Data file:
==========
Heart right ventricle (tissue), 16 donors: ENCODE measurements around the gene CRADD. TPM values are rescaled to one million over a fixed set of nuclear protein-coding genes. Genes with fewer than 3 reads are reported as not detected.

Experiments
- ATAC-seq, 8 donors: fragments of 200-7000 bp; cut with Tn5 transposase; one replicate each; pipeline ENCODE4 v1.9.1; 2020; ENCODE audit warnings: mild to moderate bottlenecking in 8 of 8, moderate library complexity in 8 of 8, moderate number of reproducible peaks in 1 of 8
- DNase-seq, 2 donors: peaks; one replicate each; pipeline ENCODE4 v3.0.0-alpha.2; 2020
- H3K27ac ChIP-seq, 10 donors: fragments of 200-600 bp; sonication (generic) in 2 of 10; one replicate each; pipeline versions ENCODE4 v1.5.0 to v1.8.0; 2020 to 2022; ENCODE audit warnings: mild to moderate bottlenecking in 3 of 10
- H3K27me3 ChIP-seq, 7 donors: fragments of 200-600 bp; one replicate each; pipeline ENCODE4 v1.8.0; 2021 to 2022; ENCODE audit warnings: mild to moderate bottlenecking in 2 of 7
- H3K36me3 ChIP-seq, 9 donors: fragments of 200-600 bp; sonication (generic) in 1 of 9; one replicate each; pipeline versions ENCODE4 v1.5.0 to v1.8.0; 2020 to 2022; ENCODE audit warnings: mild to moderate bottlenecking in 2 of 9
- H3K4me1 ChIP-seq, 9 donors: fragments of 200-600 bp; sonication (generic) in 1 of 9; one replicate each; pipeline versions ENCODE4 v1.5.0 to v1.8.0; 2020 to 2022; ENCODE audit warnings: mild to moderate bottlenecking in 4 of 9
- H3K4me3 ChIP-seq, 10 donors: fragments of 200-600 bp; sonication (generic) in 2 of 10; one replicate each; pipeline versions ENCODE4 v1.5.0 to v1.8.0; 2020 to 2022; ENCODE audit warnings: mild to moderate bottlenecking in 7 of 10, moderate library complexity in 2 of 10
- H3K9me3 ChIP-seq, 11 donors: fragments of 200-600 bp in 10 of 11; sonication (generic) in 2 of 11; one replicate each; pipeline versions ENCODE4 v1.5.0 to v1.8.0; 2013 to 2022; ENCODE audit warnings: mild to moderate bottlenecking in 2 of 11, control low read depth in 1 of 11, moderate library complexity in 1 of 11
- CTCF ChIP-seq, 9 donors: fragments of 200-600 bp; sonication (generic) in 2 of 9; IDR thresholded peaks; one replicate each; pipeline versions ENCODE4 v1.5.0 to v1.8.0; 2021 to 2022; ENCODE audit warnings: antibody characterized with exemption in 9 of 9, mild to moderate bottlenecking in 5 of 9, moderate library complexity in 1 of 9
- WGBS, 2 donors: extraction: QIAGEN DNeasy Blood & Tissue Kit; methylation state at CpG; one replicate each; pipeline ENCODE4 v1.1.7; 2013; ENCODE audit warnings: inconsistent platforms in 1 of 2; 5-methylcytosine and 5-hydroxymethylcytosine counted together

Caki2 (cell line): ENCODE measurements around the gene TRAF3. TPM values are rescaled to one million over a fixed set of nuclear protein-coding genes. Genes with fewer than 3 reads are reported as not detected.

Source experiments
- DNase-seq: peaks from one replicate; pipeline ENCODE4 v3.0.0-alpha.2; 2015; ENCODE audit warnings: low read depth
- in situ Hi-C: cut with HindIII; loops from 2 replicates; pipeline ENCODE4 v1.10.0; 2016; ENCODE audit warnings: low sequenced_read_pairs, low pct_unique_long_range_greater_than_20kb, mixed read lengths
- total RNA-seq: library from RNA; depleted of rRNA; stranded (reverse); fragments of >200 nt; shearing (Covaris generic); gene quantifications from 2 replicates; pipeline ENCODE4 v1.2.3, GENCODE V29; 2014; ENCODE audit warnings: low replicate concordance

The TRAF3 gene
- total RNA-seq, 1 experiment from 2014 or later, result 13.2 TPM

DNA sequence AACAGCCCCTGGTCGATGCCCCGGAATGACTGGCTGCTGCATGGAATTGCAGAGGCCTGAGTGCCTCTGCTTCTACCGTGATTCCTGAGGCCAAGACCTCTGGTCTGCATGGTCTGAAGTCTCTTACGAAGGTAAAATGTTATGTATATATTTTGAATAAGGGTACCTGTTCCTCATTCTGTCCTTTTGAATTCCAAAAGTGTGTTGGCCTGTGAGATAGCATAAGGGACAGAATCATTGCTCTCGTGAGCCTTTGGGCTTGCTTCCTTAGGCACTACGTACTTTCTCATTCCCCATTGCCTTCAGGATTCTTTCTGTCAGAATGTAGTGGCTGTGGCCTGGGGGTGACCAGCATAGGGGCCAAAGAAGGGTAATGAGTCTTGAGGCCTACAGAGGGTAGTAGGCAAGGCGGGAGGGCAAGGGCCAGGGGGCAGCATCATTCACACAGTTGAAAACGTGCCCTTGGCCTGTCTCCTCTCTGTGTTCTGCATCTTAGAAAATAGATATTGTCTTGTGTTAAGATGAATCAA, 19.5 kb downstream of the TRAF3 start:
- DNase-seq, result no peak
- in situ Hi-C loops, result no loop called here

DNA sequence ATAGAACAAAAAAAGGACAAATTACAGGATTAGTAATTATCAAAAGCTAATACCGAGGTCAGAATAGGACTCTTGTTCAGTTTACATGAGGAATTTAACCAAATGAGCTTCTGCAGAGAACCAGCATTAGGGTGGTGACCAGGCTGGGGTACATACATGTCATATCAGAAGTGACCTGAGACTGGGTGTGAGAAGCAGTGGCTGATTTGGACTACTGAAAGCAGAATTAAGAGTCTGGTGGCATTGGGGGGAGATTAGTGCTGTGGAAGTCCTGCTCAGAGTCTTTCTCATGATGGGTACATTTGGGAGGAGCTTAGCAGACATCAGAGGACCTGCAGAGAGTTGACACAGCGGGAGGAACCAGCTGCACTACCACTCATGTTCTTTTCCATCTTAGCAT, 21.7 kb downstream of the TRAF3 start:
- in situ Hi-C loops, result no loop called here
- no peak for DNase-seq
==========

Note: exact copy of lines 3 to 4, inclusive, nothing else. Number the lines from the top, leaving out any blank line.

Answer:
- ATAC-seq, 8 donors: fragments of 200-7000 bp; cut with Tn5 transposase; one replicate each; pipeline ENCODE4 v1.9.1; 2020; ENCODE audit warnings: mild to moderate bottlenecking in 8 of 8, moderate library complexity in 8 of 8, moderate number of reproducible peaks in 1 of 8
- DNase-seq, 2 donors: peaks; one replicate each; pipeline ENCODE4 v3.0.0-alpha.2; 2020